Gabo speaks

Gioconda Belli is the author of "The Country Under My Skin: A Memoir of Love and War." Her review was translated from the Spanish by Gregory Rabassa.

When I opened “Vivir para contarla,” the plane was climbing to 35,000 feet and fear was thrashing through my blood. Just a few pages later, however, Gabriel Garcia Marquez’s words would have sufficed to keep me flying even if the plane had succumbed to the law of gravity. I was oblivious to the fear of death.

The following day, back on terra firma, as I continued to read, such contentment came over me that I treated myself to a long and leisurely bath scented with aromatic salts while Cecilia Garcia Amaro’s sensuous music played in the background. Furthermore, I was seized by a ferocious urge to eat chocolate. My body makes no mistake, I thought; this is a great book.

The plane on which I began reading Garcia Marquez’s memoirs was taking me back to Los Angeles from Managua. I’d been in Nicaragua to celebrate New Year’s with my family. I’d covered all the bookstores in the city, growing more and more disappointed because the answer I got in all of them was the same: “Garcia Marquez’s book? Uh, we’re all out of it. It sold out. We haven’t got a single copy left.”


My last resort was my friend Salva, who runs a publishing house. “Let me see, poet, maybe I can get you one.” She got on the phone, passing on the bad news from her distributors. I got up to browse through some books in the shop next to her office, and when I came back to her desk, there it was: Garcia Marquez’s book, staring at me, brand new and sealed up in its transparent protective wrapping. It seemed like some great trick of prestidigitation, more so because Salva, being her enigmatic self, refused to tell me how she had managed to produce a copy of a book that was sold out everywhere in the country. “You’re taking away the last one left in Nicaragua,” she told me, smiling mischievously.

Back in Los Angeles, I found out that I could have spared myself that anxious search: The book was for sale in the United States. Alfred A. Knopf, in an unprecedented move, had decided to publish it in Spanish in this country a year ahead of its publication in English as “Living to Tell the Tale.” I would like to think that this wasn’t just a commercial decision but a tribute to the way in which this inimitable writer transmutes the Spanish language into a metal of his own making, the purity and the glow of which reveal the splendor that the immense solitude of Latin America conceals. We Latin Americans enjoy few advantages in the world. Being able to read Garcia Marquez -- known by his nickname, Gabo, throughout the Spanish-speaking world -- without intermediaries is one privilege we cannot forfeit.

“Vivir para contarla” is the first of what I imagine will be, to our good fortune, three or more volumes of memoirs. It flashes back to a time before his conception, continues with his birth in Aracataca, Colombia, on March 6, 1928, and takes us to the time when his first novel, “The Leaf Storm,” and the success of his journalistic reportage, “Story of a Shipwrecked Sailor,” in 1955 confirmed his destiny as a great writer.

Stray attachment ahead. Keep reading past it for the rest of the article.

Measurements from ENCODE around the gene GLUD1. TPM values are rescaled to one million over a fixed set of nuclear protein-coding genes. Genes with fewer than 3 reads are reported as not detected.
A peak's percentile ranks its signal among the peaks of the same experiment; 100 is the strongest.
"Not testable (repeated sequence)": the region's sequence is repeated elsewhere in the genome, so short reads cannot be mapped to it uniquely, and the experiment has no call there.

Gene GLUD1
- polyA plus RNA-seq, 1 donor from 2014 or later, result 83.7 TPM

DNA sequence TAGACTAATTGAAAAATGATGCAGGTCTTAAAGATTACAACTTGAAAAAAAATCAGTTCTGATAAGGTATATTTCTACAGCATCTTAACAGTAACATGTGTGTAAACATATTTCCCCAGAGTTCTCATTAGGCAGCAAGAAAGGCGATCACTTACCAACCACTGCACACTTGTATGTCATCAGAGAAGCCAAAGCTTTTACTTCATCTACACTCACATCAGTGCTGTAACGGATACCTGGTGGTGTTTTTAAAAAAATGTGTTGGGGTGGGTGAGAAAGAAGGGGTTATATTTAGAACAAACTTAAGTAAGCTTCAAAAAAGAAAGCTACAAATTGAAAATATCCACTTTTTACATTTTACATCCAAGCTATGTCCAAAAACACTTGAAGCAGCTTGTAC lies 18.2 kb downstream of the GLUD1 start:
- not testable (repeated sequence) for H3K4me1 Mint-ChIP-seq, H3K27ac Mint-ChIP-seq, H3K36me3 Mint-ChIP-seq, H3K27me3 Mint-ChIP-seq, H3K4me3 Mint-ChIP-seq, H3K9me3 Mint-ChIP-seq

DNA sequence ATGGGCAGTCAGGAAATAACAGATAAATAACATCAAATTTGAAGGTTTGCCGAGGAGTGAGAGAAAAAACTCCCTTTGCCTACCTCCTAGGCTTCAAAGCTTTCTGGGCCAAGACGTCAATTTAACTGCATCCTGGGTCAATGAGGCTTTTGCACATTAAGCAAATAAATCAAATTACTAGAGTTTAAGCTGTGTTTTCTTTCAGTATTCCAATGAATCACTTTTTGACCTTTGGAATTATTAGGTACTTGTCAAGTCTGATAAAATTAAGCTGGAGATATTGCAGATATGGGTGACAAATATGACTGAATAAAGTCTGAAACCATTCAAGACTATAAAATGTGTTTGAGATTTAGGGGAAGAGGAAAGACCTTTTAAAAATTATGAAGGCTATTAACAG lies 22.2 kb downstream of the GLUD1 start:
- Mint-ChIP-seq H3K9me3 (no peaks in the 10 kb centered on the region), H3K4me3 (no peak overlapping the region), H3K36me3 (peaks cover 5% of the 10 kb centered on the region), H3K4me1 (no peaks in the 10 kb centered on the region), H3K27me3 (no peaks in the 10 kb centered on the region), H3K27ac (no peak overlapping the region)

Garcia Marquez begins “Vivir para contarla” by explaining how he came upon the story that he would develop throughout his career as a writer. One day, unexpectedly, his mother asks him to go with her to sell the family home in Aracataca. “Neither my mother nor I, of course, could have possibly imagined that this simple two-day trip would so determine my life, that the longest and most diligent of lives would never be sufficient for me to finish telling it.”

Through the first chapters, until his family moves to Barranquilla, Colombia, Garcia Marquez travels with his mother and immerses us in the personal history and the geographical markers that gave rise not only to “One Hundred Years of Solitude” but also to most of the rest of his imaginary world. In “Vivir para contarla,” we visit the landscape of his childhood and discover that, in common with the fictional patriarch of his most famous novel, Aureliano Buendia, his grandfather had a silver workshop where “he spent the better part of his time turning out the little gold fishes with articulated bodies and tiny emerald eyes that yielded him more joy than income”; that his grandmother Tranquilina Iguaran supported her family by selling little candy animals, as did the character Ursula Iguaran; and that nobody understood how his sister Margot, inspiring the fictional Rebeca Buendia, survived without food until they realized “that she only liked the damp soil of the garden and the lime cakes that she would tear from the walls with her fingers.” This is a journey in which each family anecdote and tale brings us back to characters we’ve met in his books or reveals to us the promise of many stories yet to be written. Through it, we find the hidden genetic codes of the Buendias, of Remedios the Beauty and Petra Cotes, and we come to realize that we’ve penetrated the looking glass, thinking we would be able to separate fiction from reality only to discover that they’re inseparable.

Garcia Marquez warned us of this in the title of the book. “Vivir para contarla” is a popular Latin American saying that synthesizes with amazing simplicity the symbiotic link between life and literature. “Art is a lie that reveals the truth,” Pablo Picasso said, and “Vivir para contarla” is, from the start, an empirical argument to demonstrate both the reality of magic and the magic of reality. Garcia Marquez brings up the idea more than once in that playful way of his, so far removed from academic parsimony. Referring to “The Arabian Nights,” for example, he says: “I even dared to think that the wonders Scheherazade told about had really happened in the daily life of her time and that they stopped happening because of the disbelief and cowardice of succeeding generations.”


Because this is a book that draws from the original sources of the writer’s imagination, its language makes our mouth tingle with the fruity taste of words we remember from reading “One Hundred Years of Solitude.” An essentially simple sentence uses sonorous adjectives and draws out unexpected conclusions that leave no room for doubt, given the writer’s certainty. The credibility of these affirmations relies on our senses and intuition more than on our logic. Garcia Marquez’s mastery of the craft succeeds at making a basic sentence into an inexplicable wonder: “She went on contemplating every place we came upon along the way and I knew what she was thinking about each one by the changes in her silence” or “the crowd was penned in by panic, as they were slowly mowed down by the methodical, insatiable shears of the machine gun.” In addition, the memoir’s constant oscillation between present and past, far from confusing us, provides a continuous cross-referencing that proves essential in understanding his life and work.